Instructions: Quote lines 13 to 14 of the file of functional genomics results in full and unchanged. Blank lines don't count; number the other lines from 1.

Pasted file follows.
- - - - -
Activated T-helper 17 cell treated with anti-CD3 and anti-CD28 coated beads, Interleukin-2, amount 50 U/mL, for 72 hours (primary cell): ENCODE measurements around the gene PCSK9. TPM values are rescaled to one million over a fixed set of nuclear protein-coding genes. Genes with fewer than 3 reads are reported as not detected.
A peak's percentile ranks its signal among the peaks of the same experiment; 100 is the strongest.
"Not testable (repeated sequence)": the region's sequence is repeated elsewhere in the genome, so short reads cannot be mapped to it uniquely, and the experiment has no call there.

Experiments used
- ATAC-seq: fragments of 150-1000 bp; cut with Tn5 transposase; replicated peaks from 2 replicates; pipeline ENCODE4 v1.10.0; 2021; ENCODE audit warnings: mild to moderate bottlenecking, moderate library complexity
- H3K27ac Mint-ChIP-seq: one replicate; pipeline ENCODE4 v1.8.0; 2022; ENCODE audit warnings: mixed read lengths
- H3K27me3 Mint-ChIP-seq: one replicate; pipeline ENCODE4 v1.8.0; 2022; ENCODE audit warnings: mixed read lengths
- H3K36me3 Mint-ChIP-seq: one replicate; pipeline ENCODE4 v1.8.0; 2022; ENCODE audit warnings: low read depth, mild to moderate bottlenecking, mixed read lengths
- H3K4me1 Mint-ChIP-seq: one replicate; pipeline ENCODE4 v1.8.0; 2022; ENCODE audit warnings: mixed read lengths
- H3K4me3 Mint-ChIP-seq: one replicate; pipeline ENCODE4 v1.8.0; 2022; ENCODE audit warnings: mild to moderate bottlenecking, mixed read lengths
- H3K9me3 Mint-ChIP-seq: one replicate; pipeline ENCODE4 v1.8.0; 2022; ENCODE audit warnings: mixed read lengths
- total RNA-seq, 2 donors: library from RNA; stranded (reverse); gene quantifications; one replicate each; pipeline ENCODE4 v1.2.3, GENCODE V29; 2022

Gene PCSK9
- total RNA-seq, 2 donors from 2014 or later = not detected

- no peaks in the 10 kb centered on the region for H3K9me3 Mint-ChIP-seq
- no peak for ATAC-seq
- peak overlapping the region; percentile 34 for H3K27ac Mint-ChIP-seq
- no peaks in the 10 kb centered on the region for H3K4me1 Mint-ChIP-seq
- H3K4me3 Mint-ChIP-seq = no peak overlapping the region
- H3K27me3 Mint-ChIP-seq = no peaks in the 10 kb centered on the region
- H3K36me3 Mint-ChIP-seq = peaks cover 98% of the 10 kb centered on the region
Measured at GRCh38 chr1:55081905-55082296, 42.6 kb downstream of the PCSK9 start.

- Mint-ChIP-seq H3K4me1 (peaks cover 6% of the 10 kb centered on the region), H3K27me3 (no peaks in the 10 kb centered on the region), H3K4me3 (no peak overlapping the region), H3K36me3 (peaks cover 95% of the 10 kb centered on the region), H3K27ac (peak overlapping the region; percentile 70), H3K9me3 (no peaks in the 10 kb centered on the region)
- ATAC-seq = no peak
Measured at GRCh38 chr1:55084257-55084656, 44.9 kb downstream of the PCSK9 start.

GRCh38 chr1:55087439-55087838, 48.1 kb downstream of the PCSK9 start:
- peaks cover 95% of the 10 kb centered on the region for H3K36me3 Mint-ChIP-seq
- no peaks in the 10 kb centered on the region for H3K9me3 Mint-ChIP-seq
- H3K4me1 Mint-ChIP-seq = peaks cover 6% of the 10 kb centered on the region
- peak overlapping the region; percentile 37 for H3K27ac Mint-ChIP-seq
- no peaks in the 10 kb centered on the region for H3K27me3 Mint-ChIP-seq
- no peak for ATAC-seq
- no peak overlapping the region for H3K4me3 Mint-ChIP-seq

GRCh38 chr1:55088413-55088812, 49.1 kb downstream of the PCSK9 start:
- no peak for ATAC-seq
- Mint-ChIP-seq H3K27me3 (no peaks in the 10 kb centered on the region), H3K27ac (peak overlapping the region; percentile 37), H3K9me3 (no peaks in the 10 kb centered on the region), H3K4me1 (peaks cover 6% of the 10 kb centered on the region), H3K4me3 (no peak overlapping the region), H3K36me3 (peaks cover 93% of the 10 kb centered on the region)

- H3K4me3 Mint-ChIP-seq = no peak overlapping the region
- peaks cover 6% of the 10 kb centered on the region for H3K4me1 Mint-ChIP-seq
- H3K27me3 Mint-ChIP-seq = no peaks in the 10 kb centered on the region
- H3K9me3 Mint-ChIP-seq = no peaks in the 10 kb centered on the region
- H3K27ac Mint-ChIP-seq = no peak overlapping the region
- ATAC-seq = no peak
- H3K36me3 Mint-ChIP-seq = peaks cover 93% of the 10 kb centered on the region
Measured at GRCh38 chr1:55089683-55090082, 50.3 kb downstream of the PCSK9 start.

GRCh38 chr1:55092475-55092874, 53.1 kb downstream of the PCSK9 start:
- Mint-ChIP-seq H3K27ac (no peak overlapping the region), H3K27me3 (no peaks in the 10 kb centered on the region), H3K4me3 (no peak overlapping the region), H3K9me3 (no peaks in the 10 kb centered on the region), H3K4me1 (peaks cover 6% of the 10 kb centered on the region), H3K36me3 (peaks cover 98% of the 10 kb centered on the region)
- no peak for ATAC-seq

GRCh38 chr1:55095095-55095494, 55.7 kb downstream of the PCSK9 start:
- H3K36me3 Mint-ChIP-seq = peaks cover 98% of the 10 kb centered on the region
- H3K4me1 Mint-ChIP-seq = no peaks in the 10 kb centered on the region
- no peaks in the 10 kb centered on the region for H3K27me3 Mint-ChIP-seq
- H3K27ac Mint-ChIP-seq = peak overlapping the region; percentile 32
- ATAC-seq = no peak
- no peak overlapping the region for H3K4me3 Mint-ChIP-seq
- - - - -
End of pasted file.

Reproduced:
Gene PCSK9
- total RNA-seq, 2 donors from 2014 or later = not detected